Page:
Have you dragged your friends and family into another bookstore promising them it was the last one? Do you consider your books to be your most prized possession? Are you a fan of book humor that no one else seems to get?
If you answered yes to any of those questions, then you are clearly passionate about all things books and should consider writing for Sitting in the Stacks.
Sitting in the Stacks is now accepting submissions for three categories: Read more
Ever been in an argument that seemed irreconcilable? Did this argument turn out to be an issue of miscommunication and a misunderstanding of where the other person was coming from?
An inability to communicate with someone different from us can often be the result of ignorance. Not knowing anything about your communication partner can lead to some hairy situations. Do you both speak the same language? If not, a lot can be lost in translation. Do you know the customs of their culture? If not, you could unknowingly offend them. It’s important to know something about those with whom we interact and, if we know nothing, to learn. Read more
At this time of tragedy in Brussels, I want to send all of my thoughts and love to the people of this fantastic city.
During college I was privileged to spend a semester studying and exploring in Brussels, Belgium. I maintained a blog, entitled Apocrypha of Brussels, during those six months. Brussels quickly became like a second home to me and I sincerely believe that part of my heart remained there. As a goodbye, I wrote a love letter to the city.
Below you will find a re-post of that love letter from 2011. Read more
My interest in foreign language books began when my parents took me, as a young boy, to visit Europe not long after World War II. Witnessing the devastation that still existed in Hamburg, Germany frightened me. Being unable to understand people’s speech or read road signs was equally frightening and isolating. The bombed out buildings and the inability to communicate made me acutely aware that my own culture differed radically from what I was experiencing. Read more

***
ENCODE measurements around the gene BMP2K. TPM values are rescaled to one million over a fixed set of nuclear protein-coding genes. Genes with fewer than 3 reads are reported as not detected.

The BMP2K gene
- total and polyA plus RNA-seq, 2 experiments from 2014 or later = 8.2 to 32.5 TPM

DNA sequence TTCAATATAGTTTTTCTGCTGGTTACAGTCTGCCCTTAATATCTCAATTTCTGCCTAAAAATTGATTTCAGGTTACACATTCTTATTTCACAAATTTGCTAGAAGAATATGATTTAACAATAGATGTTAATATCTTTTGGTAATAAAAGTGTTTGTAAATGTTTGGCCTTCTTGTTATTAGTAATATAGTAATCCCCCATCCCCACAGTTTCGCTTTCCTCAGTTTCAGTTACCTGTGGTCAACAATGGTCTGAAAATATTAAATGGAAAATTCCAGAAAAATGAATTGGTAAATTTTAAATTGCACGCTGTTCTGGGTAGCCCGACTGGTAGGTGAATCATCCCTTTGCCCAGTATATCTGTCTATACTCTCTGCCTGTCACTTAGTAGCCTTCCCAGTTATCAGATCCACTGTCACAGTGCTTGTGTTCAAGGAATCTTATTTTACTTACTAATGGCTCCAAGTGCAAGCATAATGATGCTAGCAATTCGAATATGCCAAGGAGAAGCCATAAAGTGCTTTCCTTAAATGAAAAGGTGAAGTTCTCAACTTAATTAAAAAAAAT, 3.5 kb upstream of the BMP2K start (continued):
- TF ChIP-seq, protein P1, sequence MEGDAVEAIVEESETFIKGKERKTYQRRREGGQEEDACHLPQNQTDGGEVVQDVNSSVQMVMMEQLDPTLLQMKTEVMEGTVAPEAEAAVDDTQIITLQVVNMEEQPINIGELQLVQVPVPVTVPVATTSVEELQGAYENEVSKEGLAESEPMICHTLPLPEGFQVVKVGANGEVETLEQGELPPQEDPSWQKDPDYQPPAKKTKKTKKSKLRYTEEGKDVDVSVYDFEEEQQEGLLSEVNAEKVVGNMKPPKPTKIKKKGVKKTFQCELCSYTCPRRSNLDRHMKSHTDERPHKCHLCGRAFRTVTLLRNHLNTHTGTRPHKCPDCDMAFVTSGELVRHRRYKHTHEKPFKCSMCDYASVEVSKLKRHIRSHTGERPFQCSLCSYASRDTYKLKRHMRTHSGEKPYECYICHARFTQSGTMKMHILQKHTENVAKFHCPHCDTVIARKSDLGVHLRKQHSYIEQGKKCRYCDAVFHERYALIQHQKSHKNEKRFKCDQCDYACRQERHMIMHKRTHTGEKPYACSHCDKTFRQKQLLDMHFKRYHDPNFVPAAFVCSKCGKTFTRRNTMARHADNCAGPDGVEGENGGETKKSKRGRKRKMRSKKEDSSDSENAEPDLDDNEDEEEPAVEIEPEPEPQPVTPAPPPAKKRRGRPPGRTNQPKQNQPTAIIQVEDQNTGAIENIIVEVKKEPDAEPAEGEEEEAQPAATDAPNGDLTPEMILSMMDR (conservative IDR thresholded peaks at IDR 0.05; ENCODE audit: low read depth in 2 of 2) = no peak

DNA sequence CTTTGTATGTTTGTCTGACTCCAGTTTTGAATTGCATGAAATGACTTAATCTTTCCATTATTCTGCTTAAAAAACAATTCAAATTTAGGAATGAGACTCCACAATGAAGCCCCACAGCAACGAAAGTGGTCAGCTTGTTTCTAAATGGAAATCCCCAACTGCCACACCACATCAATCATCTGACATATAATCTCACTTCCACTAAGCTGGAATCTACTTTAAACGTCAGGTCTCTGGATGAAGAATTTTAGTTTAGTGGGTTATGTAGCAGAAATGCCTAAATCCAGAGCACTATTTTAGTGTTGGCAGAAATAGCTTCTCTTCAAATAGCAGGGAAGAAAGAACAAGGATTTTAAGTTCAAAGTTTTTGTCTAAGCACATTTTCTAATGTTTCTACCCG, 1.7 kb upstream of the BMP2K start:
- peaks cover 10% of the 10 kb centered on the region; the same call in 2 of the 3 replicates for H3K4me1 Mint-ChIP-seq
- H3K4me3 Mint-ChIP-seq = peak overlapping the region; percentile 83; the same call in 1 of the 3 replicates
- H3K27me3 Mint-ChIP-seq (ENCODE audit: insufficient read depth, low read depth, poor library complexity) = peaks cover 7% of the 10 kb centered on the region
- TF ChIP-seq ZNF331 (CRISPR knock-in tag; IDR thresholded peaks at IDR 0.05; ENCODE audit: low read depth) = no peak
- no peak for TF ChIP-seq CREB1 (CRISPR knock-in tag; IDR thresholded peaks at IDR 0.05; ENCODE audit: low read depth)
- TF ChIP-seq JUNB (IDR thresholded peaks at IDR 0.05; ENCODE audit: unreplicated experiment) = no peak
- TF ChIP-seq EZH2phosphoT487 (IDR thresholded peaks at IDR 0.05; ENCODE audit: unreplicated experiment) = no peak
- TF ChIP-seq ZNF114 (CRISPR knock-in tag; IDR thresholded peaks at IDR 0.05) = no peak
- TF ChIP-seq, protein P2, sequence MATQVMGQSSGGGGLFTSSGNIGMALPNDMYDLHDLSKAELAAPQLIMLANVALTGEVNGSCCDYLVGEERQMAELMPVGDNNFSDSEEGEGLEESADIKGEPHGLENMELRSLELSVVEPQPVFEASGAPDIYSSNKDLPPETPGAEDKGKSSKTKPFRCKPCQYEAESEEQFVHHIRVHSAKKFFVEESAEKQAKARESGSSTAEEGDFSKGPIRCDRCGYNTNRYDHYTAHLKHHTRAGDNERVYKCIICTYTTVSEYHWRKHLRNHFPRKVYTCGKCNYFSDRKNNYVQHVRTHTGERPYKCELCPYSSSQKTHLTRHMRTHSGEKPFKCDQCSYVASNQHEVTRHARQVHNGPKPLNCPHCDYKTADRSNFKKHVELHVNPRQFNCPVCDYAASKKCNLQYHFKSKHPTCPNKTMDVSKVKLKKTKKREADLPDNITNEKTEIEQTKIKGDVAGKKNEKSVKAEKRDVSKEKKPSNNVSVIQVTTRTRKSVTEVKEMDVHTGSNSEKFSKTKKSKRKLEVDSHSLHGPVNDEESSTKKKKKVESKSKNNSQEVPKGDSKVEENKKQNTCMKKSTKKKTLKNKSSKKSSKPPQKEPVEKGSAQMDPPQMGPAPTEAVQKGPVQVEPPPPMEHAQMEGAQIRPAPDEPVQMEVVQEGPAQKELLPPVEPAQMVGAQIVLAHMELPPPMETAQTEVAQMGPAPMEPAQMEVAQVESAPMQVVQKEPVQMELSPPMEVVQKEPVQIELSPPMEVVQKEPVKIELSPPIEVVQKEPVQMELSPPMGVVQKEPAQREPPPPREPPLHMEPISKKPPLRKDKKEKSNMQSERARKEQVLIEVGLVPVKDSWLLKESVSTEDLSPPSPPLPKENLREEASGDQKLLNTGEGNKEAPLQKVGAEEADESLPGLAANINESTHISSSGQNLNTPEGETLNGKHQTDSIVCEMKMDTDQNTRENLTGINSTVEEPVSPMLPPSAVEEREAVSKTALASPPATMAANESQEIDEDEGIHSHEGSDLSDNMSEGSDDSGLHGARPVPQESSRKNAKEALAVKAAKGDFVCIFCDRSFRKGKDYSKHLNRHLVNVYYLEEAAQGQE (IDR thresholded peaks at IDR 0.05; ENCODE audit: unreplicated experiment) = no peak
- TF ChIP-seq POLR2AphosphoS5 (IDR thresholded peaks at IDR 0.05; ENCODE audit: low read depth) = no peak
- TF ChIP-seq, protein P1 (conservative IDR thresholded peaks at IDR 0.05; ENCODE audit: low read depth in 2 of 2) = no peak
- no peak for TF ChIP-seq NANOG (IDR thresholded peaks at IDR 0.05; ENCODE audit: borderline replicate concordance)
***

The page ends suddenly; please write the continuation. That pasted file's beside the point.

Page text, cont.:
I encountered a dilemma that has perplexed me for years as a religious studies student during the second week of journalism school – religious tourism.
It was obvious that I would cover a Muslim prayer ceremony when we received the assignment to report on a D.C. area event listed in the AP Daybook. After six years of study religion academically, a religious event was exactly the story I wanted.
“Every child in America should be acquainted with his own country. He should read books that furnish him with ideas that will be useful to him in life and practice. As soon as he opens his lips, he should rehearse the history of his own country.”
Noah Webster, On the Education of Youth in America, 1788
Although it is almost a month into 2014, a review of 2013 cannot be overlooked. Last year was a big one for Sitting in the Stacks and for me. Sitting in the Stacks received a make-over, introducing a new blog that reflected all of my interests. Books remained a key focus of Sitting in the Stacks, but religion, current events, creative writing, and personal reflections breathed new life into the all new design. Read more
While it may feel as if I am in the Great Beyond, detached from the rest of the world because of graduate school, I am still alive. In the past four weeks I have read 3 books for two different classes. These books are Symbolism of Evil by Paul Ricoeur, The Mormon Question: Polygamy and Constitutional Conflict in Nineteenth Century America by Sarah Barringer Gordon, and Poetics by Aristotle. Read more
For weeks now, I have been composing a post in response to an article written about the “spiritual, but not religious.” Yet, my multiple starts did not have an ending or it read as a ramble about my beliefs. The article that caused me such writing strife, “My Take: ‘I’m spiritual, but not religious’ is a cop-out,” is by Alan Miller and is posted in the CNN Belief Blog.
Every week at my job, we have a staff meeting on Monday mornings. We take turns leading a reflection before we get down to business – one of the perks of working for a people focused organization. This week a co-worker offerred these words from Mother Teresa. I find that they have followed me this week, so I now offer them to you on this hump day.
“People are often unreasonable, irrational, and self-centered.
Forgive them anyway.
If you are kind, people may accuse you of selfish, ulterior motives.
Be kind anyway.
If you are successful, you will win some unfaithful friends and some genuine enemies.
If you are honest and sincere, people may deceive you.
Be honest and sincere anyway.
What you spend years creating, others could destroy overnight.
If you find serenity and happiness, some may be jealous.
Be happy anyway.
The good you do today, will often be forgotten.
Do good anyway.
Give the best you have and it will never be enough.
Give your best anyway.
In the final analysis, it is between you and God.
It was never between you and them anyway.”